* DNS Changer Working Group (DCWG) - Checking for DNS Changer >> http://dcwg.org/checkup.html
DNS Changer Eye Chart: http://dns-ok.us/
Cutwail botnet is back ...
DNS Changer - Surrogate servers Operation extention Request filed
Feb 22, 2012 - "... In a Feb. 17 filing with the U.S. District Court for the Southern District of New York, officials with the U.S. Justice Department, the U.S. Attorney for the Southern District of New York, and NASA asked the court to extend the March 8 deadline by more than four months to give ISPs, private companies and the government more time to clean up the mess. The government requested that the -surrogate- servers be allowed to stay in operation until July 9, 2012. The court has yet to rule on the request, a copy of which is available here (PDF)*... the six Estonian men arrested and accused of building and profiting from the DNSChanger botnet are expected to be extradited to face computer intrusion and conspiracy charges in the United States..."
DNS Changer Working Group (DCWG) - Check for DNS Changer >> http://dcwg.org/checkup.html
DNS Changer Eye Chart:
DNS configuration test pages (Eye-chart):
• http://dns-ok.us ...
Feb 2, 2012 - "... IID found at least 250 of all Fortune 500 companies and 27 out of 55 major government entities had at least one computer or router that was infected with DNSChanger in early 2012..."
Feb 22, 2012 - "... the substitute DNS servers were keeping an average of 430,000 unique IP addresses connected to the Web last month. Each IP address represented at least one computer, and in some cases, numerous machines..."
DDoS attacks - H2 2011
02.22.2012 - "... launched from computers located in 201 countries around the world... DDoS attack sources have changed... new leaders: Russia (16%), Ukraine (12%), Thailand (7%) and Malaysia (6%)... zombie computers from 19 other countries ranges between 2% and 4%..."
DDoS traffic sources by country – H2 2011: http://www.securelist.com/en/images/vlill/gar_nam_pic04_en.png
ZeuS-SpyEye P2P use – banking Trojans ...
27 Feb 2012 - "New variants of the Zeusbot/SpyEye cybercrime toolkit are moving away from reliance on command-and-control (C&C) servers towards a peer-to-peer architecture... Now cybercrooks have built functionality into Zeusbot/SpyEye that allows instructions to be distributed via P2P techniques as well, eliminating the need for C&C servers. Compromised systems are now capable of downloading commands, configuration files, and executables from other bots, a write-up by security researchers at Symantec explains*... tracking banking botnet activity and identifying the cybercrooks behind such networks is likely to become more difficult as a result of the architectural changes that have come with the latest version of ZeuS/SpyEye... Other changes to the malware creation toolkit include greater reliance on UDP communications – a stateless protocol that's harder to track and dump than TCP – as well as an extra encryption layer. Both ZeuS and SpyEye are best described as cybercrime toolkits that can be used for the creation of customised banking Trojans. The code base of the two former rivals was merged last year, leading to the creation of strains designed to target mobile banking customers..."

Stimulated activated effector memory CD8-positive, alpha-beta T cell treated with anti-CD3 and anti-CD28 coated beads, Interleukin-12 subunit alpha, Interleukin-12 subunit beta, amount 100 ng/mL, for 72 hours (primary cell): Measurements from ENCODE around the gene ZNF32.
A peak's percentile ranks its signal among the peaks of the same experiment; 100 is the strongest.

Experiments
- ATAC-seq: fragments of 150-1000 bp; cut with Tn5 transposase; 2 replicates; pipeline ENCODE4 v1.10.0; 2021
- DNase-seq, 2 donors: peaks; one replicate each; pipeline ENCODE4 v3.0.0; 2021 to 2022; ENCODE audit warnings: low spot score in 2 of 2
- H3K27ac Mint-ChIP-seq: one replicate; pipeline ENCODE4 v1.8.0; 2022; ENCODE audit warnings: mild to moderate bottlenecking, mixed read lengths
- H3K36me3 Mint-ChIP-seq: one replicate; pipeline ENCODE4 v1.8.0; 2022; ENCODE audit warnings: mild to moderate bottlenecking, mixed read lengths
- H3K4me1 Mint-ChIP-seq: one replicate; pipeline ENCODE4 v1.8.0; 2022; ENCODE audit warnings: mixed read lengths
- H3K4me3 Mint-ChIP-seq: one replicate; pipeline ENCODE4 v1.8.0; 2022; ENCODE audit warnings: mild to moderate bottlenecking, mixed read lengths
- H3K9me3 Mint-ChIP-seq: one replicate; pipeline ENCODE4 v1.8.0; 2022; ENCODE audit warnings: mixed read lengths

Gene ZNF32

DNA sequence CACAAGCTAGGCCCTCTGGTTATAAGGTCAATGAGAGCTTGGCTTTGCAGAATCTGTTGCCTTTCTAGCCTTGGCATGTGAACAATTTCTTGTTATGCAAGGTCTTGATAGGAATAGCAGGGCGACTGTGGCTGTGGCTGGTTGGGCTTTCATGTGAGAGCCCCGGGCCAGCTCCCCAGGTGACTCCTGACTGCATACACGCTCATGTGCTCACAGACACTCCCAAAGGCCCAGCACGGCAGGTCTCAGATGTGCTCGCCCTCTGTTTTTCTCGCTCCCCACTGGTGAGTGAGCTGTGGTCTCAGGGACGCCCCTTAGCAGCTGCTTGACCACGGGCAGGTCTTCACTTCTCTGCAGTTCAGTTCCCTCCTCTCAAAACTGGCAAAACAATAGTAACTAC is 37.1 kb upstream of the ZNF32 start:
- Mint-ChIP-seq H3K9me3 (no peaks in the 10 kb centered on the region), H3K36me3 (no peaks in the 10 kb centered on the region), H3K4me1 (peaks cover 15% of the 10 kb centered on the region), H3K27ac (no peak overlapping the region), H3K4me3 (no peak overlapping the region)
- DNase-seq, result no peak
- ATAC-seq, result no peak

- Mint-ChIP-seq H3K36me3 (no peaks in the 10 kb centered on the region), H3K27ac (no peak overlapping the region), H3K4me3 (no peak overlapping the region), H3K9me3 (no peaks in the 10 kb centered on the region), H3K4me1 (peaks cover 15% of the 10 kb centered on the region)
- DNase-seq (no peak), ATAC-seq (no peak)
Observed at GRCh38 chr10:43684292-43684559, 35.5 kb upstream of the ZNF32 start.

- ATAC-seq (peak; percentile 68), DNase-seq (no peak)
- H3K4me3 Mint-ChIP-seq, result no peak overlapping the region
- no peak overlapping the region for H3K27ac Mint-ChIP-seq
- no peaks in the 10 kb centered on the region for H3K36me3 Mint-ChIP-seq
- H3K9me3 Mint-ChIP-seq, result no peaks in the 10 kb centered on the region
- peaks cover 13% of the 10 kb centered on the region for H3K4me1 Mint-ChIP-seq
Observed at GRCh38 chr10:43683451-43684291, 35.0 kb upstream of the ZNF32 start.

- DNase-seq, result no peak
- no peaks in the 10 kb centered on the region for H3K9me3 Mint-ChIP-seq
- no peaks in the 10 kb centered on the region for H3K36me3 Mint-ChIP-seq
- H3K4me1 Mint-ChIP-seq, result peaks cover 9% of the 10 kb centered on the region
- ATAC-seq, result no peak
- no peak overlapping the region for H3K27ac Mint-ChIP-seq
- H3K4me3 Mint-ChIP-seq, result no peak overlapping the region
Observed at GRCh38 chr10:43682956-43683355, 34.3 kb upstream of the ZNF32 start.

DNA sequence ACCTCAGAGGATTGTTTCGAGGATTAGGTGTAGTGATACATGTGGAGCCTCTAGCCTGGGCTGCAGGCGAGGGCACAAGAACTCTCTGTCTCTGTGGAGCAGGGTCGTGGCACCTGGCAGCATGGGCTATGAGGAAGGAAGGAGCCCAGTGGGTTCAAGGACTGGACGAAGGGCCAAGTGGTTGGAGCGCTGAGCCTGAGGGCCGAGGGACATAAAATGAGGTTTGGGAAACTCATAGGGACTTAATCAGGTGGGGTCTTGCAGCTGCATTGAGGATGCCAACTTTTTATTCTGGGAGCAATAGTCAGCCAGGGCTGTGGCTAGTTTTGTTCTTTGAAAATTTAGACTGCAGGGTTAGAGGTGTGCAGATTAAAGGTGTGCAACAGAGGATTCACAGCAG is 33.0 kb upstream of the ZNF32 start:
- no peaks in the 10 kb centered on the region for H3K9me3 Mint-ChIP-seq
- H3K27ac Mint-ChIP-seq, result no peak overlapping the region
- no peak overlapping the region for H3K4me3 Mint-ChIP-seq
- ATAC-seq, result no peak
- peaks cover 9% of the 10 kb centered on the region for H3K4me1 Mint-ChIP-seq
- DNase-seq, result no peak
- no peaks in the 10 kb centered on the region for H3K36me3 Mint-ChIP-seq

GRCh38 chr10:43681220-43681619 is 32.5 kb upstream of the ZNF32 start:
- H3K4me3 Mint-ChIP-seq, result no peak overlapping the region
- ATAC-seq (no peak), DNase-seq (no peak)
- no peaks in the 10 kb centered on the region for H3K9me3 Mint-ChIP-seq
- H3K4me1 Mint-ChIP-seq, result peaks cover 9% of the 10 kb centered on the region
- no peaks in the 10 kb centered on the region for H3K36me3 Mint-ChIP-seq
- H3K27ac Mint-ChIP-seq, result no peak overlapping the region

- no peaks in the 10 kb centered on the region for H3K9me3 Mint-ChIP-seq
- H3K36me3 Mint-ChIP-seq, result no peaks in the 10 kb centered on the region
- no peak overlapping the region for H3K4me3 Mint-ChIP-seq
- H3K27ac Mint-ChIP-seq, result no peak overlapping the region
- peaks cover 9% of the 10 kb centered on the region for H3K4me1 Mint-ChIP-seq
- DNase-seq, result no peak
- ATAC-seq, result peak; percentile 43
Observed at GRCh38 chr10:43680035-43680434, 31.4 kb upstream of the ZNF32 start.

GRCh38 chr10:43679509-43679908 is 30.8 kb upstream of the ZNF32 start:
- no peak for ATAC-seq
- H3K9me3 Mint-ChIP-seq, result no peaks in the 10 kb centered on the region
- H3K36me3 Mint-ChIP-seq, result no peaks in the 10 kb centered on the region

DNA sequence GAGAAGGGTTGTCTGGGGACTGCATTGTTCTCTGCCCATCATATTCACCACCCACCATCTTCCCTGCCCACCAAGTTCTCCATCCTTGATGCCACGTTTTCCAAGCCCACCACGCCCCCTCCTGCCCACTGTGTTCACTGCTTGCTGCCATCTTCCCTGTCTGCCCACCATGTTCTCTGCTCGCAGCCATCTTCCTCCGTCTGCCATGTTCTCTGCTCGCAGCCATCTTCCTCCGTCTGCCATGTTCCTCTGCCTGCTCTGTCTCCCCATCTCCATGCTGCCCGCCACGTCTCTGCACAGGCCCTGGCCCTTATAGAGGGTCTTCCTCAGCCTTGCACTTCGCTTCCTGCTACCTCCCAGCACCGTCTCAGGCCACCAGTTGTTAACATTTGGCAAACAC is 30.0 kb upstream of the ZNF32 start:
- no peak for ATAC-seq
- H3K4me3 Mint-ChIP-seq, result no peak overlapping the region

DNS Changer gets extension for infected PCs fix...
Mar 6, 2012 - "Millions of PCs sickened by a global computer contagion known as DNSChanger were slated to have their life support yanked on March 8. But an order handed down Monday by a federal judge will delay that disconnection by 120 days to give companies, businesses and governments more time to respond to the epidemic. The reprieve came late Monday, when the judge overseeing the U.S. government’s landmark case against an international cyber fraud network agreed that extending the deadline was necessary “to continue to provide remediation details to industry channels approved by the FBI”..."
DNS Changer Eye Chart:
April 24, 2012
Tool available for those affected by the DNS-Changer
Last updated: Feb 2, 2012 - "... a restart of Windows will be necessary after the execution of the tool and a successful repair."
Download Avira DNS Repair-Tool
updated March 7, 2012 - "... new deadline is July 9, 2012..."
Zeus botnets disrupted ...
25 Mar 2012 - "... This week, Microsoft has partnered with security experts and the financial services industry on a new action codenamed Operation b71* to disrupt some of the worst known botnets using variants of the notorious Zeus malware (which we detect as Win32/Zbot). Due to the complexities of these targets, unlike Microsoft’s prior botnet operations, the goal of this action was not the permanent shutdown of all impacted Zeus botnets. However, this action is expected to significantly impact the cybercriminals’ operations and infrastructure, advance global efforts to help victims regain control of their infected computers and also help further investigations against those responsible for the threat. The Zbot/Zeus threat has targeted the financial sector for quite some time... Millions of dollars of fraud are a result of this family of threat and it has taken cross-industry collaboration to take effective action against it. Microsoft has partnered with FS-ISAC, NACHA, Kyrus Tech, F-Secure and others to disrupt a large portion of the command and control infrastructure of various botnets using Zbot, Spyeye and Ice IX variants of the Zeus family of malware... MMPC is committed to partnering across the industry to help disrupt threats to the Internet and our customers. We will have more to share on Project MARS and related operations as we move forward."
March 26, 2012 - "... abuse.ch's ZeuS Tracker* are currently reporting 350 C&C servers online, so there's plenty more work to do done..."